var t = _linethickness_

This command also sets the font to cmr and plotsymbol to \CM . and also sets the rule
thickness for drawing horizontal and vertical lines. It is important to include a leading
zero with decimal fractions less than one.

var t=3
var t = _linethickness_

Note that there is a similar PiCTeX command with the same name (but with a different


Defines the plotting area in terms of the options units(), xrange(), yrange(), axes(),
and ticks(). The units() argument must contain a numeric value and a valid TeX length unit
mm, cm, pt, pc(pica), in(inch), bp(big point), dd(didot), cc(cicero), sp(scaled point).
The X and Y axes can have different units (see second example below). The axes() arguments
XYTBLR refer to the X and Y axes, and the Top, Bottom, Left and Right axes. A * following
one of the axes disables ticks on that axis. The X and Y axes pass through the zeros.



Defines a new point by allocating coordinates to a new point name. The * option re-
allocates coordinates to an existing point name.

POINT[*](<name>){<point>}[symbol=<chars>, radius=<expr>]
POINT[*](<name>){<location>}[symbol=<chars>, radius=<expr>]

<name> one leading letter plus maximum of three trailing digits
<chars> any TeX string allowed in an \hbox{}
<expr> any numerical expression
The polar(r,theta) option defaults to radians for the angle theta. To work in degrees
then must append <deg> eg: polar(r,theta deg). Can use <direction()> and <directiondeg()>
to replace theta. Note that the term vector(AB) means use same (r, theta) as AB.

var r=3
point(D2){B2, shift(5,5)}
var s = 3
point(D2){B2, shift(2*s,4*s)}
point(D3){D2, polar(6,32 deg)}
point(D4){D2, polar(6,1.2 rad)}
point(D4){D2, polar(6, direction(AB))} %% radians by default
point(D4){D2, polar(6, directiondeg(AB) deg)}
point(G2){Q, rotate(P, 23 deg)}
point(G2){Q, vector(AB)}
point*(B){B, shift(5,0)}


This command allows the default point-symbol \bullet (with zero line-free radius) to be
changed. The PointSymbol command is particularly useful where a set of points uses the
same point-symbol, for example, when drawing graphs. The point-symbol can be reset to the
default \bullet using the command PointSymbol(default).

PointSymbol(<symbol>, <line-free-radius>)

The PointSymbol command only influences subsequent point commands.
The optional square bracket of the point command overrides the PointSymbol command.

PointSymbol($\odot$, 0.7)


This command allows the user to access the command line and execute standard Linux
commands. A important use for this command is to run a Perl program.


The <command> string must be in inverted commas.

system("dir > mydir-listing.txt")
system("perl myperlprogram.pl")


This command makes mathsPIC return the value of a calculation or specified parameter; for
example, the value of a particular angle, or the length of a line. The result is shown in
the output-file as a commented line. This allows mathsPIC commands to be adjusted in the
light of calculations. There are currently five such commands as follows.

showAngle(ABC) % returns angle in radians
showAngledeg(ABC) % returns angle in degrees


This command places a text-string at a specific location. By default the text is centered
vertically and horizontally at the specified point. Optionally, text can be placed
relative to a point using appropriate combinations of the PiCTeX `position' options l t r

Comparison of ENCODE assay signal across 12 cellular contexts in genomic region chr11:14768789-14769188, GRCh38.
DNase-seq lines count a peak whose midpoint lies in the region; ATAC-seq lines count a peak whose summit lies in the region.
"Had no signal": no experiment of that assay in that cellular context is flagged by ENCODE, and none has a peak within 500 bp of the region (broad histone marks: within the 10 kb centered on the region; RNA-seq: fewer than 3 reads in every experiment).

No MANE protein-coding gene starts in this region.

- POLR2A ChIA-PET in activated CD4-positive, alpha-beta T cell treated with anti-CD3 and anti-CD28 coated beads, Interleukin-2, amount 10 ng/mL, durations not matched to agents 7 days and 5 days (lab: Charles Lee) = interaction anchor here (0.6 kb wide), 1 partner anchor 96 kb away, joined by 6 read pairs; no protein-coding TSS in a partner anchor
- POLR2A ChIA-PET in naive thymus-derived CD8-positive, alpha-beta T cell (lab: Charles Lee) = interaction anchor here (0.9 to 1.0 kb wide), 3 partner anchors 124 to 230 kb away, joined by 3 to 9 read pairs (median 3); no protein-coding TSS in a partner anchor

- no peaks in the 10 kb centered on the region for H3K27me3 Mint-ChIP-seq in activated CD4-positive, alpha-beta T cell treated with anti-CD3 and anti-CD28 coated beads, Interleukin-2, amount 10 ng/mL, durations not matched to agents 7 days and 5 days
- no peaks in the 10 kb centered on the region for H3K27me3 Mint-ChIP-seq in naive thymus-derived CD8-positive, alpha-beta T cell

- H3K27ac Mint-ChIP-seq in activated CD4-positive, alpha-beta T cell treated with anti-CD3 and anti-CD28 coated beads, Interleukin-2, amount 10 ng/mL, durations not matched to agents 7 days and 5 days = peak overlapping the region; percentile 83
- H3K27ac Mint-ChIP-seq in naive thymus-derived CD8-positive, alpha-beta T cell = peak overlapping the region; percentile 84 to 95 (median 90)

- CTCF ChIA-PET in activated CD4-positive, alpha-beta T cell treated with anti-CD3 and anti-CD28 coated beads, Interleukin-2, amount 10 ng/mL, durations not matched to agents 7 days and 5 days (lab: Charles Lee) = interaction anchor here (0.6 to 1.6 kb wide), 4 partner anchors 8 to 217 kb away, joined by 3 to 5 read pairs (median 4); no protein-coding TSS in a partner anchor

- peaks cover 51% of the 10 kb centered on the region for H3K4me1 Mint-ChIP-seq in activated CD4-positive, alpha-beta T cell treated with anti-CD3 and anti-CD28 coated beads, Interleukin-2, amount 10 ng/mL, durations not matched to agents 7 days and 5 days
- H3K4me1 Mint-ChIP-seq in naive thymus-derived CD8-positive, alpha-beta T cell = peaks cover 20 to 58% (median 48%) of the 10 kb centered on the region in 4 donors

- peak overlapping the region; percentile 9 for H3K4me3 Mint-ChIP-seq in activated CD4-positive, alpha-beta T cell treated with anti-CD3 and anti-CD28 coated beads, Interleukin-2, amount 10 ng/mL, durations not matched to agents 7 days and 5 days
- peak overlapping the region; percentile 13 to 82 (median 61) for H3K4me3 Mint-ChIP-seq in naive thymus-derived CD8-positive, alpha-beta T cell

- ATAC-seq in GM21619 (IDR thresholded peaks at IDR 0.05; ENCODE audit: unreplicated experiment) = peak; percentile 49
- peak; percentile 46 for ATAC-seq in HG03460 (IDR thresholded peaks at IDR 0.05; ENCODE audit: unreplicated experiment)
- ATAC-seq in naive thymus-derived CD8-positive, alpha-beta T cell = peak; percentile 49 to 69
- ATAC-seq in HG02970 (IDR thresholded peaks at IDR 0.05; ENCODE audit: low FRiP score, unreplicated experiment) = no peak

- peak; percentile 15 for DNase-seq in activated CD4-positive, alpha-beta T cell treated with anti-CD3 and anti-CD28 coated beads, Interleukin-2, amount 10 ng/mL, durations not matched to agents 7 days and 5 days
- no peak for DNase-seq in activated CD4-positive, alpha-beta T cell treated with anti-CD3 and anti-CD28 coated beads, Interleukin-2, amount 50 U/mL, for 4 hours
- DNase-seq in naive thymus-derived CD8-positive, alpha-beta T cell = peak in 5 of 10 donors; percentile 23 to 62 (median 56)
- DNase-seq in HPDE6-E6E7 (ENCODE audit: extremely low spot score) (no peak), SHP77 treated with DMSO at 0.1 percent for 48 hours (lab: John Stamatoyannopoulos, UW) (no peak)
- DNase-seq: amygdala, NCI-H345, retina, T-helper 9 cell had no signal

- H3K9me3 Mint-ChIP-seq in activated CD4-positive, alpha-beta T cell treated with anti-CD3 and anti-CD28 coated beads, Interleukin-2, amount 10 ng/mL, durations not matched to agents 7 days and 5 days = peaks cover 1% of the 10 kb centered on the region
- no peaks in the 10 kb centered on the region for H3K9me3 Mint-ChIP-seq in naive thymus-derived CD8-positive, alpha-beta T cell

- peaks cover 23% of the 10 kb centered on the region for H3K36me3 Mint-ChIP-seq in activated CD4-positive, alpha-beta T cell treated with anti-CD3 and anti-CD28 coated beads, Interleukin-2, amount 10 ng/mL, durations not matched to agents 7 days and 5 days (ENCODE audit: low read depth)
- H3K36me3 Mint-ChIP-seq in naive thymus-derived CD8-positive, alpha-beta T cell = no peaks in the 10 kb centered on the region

B b to align the (l)eft edge, (r)ight edge, (t)op edge, (B)aseline, (b)ottom edge
respectively of the text box with the point-location.

Remember that the default units for the angle argument of the polar() expression is
radians; hence you MUST append `deg' if you want to work in degrees

text(<string>){<location>}[<position options>]
text(<string>){<pointname>, shift(<x>,<y>)}[]
text(<string>){<pointname>, polar(<r>,<angle>[rad])}[]

text($A_1$){A1, shift(2, 2)}
text(Z2){Z2, shift(5, -5)}[tr]
text(Z3){Z2, polar(5, 20 deg)}[Br]
text(Z4){Z2, polar(5, 1.34 rad)}


The var command is used to define scalar variables. It can be any numerical expression. A
variable-name must begin with a single letter (either upper or lower case), and may have
up to a maximum of four following digits. If a more detailed variable name is required,
then a simple alternative is to use a mathsPIC macro---as any string can be allocated via
macros (see the beginning of this chapter for details on macros).

Note that variables, constants and points have the same name structure, and a variable
can have the same name as a point (and so we suggest points have uppercase letters and
variables and constants have lowercase letters). New values can be re-allocated to
existing variable-names; however, when this occurs then mathsPIC does not issue a warning
message to hightlight this fact.

If it is important to be warned if a potential variable is accidentally reallocated then
one should consider using the const command instead (since mathsPIC does generate an error
message if a constant is reallocated).

var <name> = <expr>

In addition to the mathematical functions mathsPIC functions which can be used with the
var command are:

angle(<three-points>) % returns angle in radians
angledeg(<three-points>) % returns angle in degrees
direction(<two-points>) % returns angular direction in radians
directiondeg(<two-points>) % returns angular direction in degrees

var r = 20, r4 = r3*tan(0.3), j = (r*2e3)**2, r5 = AB
var e = _e_, p1 = _Pi_
var t = _linethickness_ % returns linethickness in current units
var g137 = angle(ABC) %(default: returns in radians)
var g = angledeg(ABC) % angle in degrees
var h = area(ABC)
var x2 = xcoord(A), y2 = ycoord(A)
var m5 = 12 rem 3 % remainder after dividing by 3
var r1 = direction(PQ) % in radians
var d1 = directiondeg(PQ)